break;
    case VT_VARIANT:
      // Variants too, because it obvious isn't a member of itself.
      hr = SafeArrayGetElement(psa, rgIndices, &var);
      break;
    default:
      // an invalid array base type somehow snuck through
      hr = E_INVALIDARG;
      break;
    }
    if (SUCCEEDED(hr)) {
      hr = VariantChangeTypeEx(&var, &var,
                               lcid, wFlags, VT_BSTR);
      if (SUCCEEDED(hr)) {
        *pbstrOut = var.bstrVal;
      } else {
        VariantClear(&var);
      }
    }
  }
  return hr;
}

And then you can generalize this function so it returns a VARIANT, so that it becomes the caller's responsibility to do the Variant­Change­Type(VT_BSTR). This also allows the caller to figure out how to deal with things like VT_UNKNOWN, which Variant­Change­Type doesn't know how to handle. (Perhaps it should be converted to the string "[object]".) Or maybe the caller might want to use this function to convert all SAFEARRAYs to VT_ARRAY | VT_FIXEDBASETYPE.

HRESULT SafeArrayGetElementAsVariant(
    SAFEARRAY *psa,
    long *rgIndices,
    VARIANT *pvarOut)
{
  VariantInit(pvarOut);
  VARTYPE vt;
  HRESULT hr = SafeArrayGetVartype(psa, &vt);
  if (SUCCEEDED(hr)) {
    switch (vt) {
    case VT_I2:
    case VT_I4:
    case VT_R4:
    case ...:
      hr = SafeArrayGetElement(psa, rgIndices, &pvarOut->iVal);
      if (SUCCEEDED(hr)) {
        pvarOut->vt = vt;
      }
      break;
    case VT_DECIMAL:
      // Decimals are stored in a funny place.
      hr = SafeArrayGetElement(psa, rgIndices, &pvarOut->decVal);
      if (SUCCEEDED(hr)) {
        pvarOut->vt = vt;
      }
      break;
    case VT_VARIANT:
      // Variants too, because it obvious isn't a member of itself.
      hr = SafeArrayGetElement(psa, rgIndices, pvarOut);
      break;
    default:
      // an invalid array base type somehow snuck through
      hr = E_INVALIDARG;
      break;
    }
  }
  return hr;
}

Exercise: Since decVal is unioned against the tagVARIANT, can we also collapse the VT_DECIMAL and VT_VARIANT cases together?

Exercise: Why is the final typing-saver (collapsing the case statements) valid? Don't we have to worry about the possibility that the VARIANT type may change in the future?

Exercise: What defensive actions could be taken to protect against that possibility raised by the previous exercise?

Comments (10)
  1. Joshua says:

    Even easier way: don't call WMI. Use wrapper libraries for the few pieces of functionality that have no Win32 API equivalents.

  2. Nitpick; in some code examples you declare a VARIANT var; and then eventually call VariantClear(…) without ever having called VariantInit, which can result in strange effects.

    I've gotten into the habit of using VariantInit on the same line as the declaration so I know I didn't miss it:

    VARIANT var; VariantInit(&var);

    VariantClear(&var);

    (Well, actually I usually use a smart RAII object.)

  3. Never mind, I take that back; I see you only call VariantChangeTypeEx/VariantClear if hr was successful.

  4. Random832 says:

    Out of curiosity, if the definition on msdn.microsoft.com/…/ms221627(v=vs.85).aspx is correct, how do you get around having to type var.__VARIANT_NAME1.__VARIANT_NAME_2.__VARIANT_NAME_3.iVal? Or am I misunderstanding something fundamental about how structs work, or is the definition incorrect?

    [Read oaidl.h and find out. -Raymond]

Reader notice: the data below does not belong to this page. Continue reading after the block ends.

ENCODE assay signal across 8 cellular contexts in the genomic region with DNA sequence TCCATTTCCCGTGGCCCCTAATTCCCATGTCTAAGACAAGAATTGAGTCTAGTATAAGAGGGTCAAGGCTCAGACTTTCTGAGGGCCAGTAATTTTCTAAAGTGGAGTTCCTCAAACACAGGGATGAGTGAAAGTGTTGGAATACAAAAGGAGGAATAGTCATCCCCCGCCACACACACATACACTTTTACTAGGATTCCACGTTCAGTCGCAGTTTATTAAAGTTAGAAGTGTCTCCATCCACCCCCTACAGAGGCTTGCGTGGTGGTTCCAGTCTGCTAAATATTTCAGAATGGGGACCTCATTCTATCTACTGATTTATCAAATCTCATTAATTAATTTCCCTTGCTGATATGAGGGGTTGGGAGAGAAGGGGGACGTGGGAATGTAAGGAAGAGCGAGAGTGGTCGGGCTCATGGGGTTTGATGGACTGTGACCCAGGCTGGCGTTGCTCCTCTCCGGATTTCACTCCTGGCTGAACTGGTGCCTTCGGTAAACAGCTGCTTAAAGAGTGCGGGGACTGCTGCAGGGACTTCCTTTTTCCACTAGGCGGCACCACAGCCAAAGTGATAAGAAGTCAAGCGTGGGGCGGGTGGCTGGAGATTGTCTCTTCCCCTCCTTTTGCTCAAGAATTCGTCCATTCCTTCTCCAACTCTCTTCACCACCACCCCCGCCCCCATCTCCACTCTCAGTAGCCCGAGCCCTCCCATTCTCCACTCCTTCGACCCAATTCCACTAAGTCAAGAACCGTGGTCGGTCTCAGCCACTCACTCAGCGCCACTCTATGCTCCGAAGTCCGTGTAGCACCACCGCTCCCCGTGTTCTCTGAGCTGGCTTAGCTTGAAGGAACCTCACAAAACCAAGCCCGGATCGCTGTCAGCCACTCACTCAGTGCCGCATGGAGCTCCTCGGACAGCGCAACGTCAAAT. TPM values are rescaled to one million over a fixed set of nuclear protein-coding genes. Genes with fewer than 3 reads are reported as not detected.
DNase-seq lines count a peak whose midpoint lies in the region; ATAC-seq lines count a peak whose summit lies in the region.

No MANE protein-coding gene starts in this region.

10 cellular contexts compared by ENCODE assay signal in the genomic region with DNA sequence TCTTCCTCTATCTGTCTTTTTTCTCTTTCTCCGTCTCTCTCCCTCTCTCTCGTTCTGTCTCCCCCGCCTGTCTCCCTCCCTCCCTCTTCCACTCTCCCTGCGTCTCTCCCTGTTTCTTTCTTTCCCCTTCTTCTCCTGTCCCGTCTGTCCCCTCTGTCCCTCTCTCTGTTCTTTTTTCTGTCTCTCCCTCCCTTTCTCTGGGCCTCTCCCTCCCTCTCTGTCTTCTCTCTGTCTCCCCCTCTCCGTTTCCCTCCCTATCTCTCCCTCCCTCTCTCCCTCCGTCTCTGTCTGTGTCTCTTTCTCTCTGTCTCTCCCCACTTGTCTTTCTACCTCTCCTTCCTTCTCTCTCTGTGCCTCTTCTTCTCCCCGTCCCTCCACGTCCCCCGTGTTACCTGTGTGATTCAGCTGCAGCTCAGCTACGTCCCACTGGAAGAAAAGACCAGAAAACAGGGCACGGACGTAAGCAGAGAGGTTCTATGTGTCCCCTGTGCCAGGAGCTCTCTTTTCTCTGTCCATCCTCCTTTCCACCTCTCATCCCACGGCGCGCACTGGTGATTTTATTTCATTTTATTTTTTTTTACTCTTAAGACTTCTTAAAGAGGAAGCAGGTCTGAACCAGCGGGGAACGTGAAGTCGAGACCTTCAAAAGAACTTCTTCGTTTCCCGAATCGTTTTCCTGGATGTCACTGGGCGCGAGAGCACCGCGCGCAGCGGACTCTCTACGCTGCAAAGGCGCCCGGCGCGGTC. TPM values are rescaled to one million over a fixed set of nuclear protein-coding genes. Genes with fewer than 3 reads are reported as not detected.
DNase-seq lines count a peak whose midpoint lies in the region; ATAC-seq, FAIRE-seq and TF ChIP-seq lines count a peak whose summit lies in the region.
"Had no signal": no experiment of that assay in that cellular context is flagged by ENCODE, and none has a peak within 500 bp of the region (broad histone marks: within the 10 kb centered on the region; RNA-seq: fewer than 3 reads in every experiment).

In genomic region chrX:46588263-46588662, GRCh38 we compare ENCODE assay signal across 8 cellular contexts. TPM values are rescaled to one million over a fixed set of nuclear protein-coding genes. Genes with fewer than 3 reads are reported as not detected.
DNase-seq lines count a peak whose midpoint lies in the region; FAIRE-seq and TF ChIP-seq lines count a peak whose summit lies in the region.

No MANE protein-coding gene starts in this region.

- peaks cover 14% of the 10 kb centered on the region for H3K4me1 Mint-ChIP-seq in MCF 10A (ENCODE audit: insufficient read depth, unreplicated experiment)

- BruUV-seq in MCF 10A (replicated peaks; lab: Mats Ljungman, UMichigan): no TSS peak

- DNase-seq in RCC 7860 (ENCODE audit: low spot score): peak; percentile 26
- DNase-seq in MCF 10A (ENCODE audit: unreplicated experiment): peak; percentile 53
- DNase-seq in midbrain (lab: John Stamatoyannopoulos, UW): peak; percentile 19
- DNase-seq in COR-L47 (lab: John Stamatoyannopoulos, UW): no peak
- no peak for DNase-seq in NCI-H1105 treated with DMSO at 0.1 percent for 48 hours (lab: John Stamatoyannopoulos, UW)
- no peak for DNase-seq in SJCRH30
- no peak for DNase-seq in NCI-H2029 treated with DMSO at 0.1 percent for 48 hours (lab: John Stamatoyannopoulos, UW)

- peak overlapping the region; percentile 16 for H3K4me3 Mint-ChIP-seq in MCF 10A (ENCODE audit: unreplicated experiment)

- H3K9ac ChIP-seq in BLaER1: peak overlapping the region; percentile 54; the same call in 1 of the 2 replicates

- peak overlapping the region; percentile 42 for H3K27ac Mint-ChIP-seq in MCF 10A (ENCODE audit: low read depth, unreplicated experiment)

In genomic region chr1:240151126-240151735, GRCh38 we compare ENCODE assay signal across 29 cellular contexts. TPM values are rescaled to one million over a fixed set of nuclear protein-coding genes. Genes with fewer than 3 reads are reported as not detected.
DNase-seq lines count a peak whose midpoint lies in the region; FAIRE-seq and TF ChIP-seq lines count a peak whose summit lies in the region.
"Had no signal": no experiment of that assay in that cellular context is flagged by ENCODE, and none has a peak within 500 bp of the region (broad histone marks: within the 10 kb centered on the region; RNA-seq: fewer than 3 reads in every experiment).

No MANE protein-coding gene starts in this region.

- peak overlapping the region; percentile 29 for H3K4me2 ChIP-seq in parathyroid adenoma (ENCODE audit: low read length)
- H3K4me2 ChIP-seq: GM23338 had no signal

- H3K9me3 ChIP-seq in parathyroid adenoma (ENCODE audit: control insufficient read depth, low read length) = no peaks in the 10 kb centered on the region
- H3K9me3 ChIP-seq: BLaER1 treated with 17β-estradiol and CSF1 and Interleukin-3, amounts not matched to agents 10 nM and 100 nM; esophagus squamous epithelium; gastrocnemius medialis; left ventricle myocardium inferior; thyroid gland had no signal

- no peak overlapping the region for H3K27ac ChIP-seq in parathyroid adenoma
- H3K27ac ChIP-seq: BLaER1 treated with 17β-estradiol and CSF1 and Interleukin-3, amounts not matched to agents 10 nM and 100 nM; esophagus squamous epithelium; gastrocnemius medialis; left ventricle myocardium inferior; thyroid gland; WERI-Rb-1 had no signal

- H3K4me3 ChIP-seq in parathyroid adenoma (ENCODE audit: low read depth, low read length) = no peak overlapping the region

5. Random832 says:

    Ah. The definition listed there doesn't show the macros that define them to be empty. If one were going to use this code under the circumstances that could cause the alternate form to be used, presumably one would use the macros in OleAuto.h – I don't think that V_DECIMAL is correctly defined in that case, though, since decVal is not a member of n2.n3.

    And a short test case confirms I'm right – a funny place, indeed. I guess this shows how little this case is exercised.

  6. Ivan K says:

    Guessing. And probably missing some fine point about compiler optimisations or 'memory' boundaries, but I think the cases could be combined as long as the caller was trusted not to do something like SafeArrayGetElementAsVariant(psa, rgIndices, (LPVARIANT)p_decimal_Out), and then pass in an array that's actually full of variants (maybe the clever caller gets to reuse a decimal variable lying around and assumes the two structs are the same, which they kind of are on win32).

    The alignment of both a decimal and a variant is 8 bytes (at least on my windows/x64 machine), and as mentioned offsetof decVal in a variant is zero. A variant is 24 bytes on win64 (thanks to the unnamed "record" struct), whereas a decimal stays at 16, so the individual safearray elements are possibly packed into in different memory locations depending on the array type, but I don't think that's any different than the VT_I1, etc case since an variant is big enough to hold the result.

  7. Someone says:

    I dont know why you assume that the decimal value is stored inside a VARIANT, occupying all of its memory. How could the vt member be stored that is needed for each and every valid VARIANT? It seems very clear that the value is stored where pdecValpoints to , outside of the VARIANT.

  8. Harald says:

    @Someone "How could the vt member be stored that is needed for each and every valid VARIANT?" It overlaps the unused bits of the DECIMAL structure, which are listed as a wReserved field at msdn.microsoft.com/…/ms221061%28v=vs.85%29.aspx

  9. wtfadf says:

    @someone. Yea, I'm not sure how to deal with VT_BYREF types.

  10. Someone says:

    @Harald: Thanks. I didn't expectt the DECIMAL struct to have a reserved field as the first one. I thought the handling is similar to BSTR values.

Comments are closed.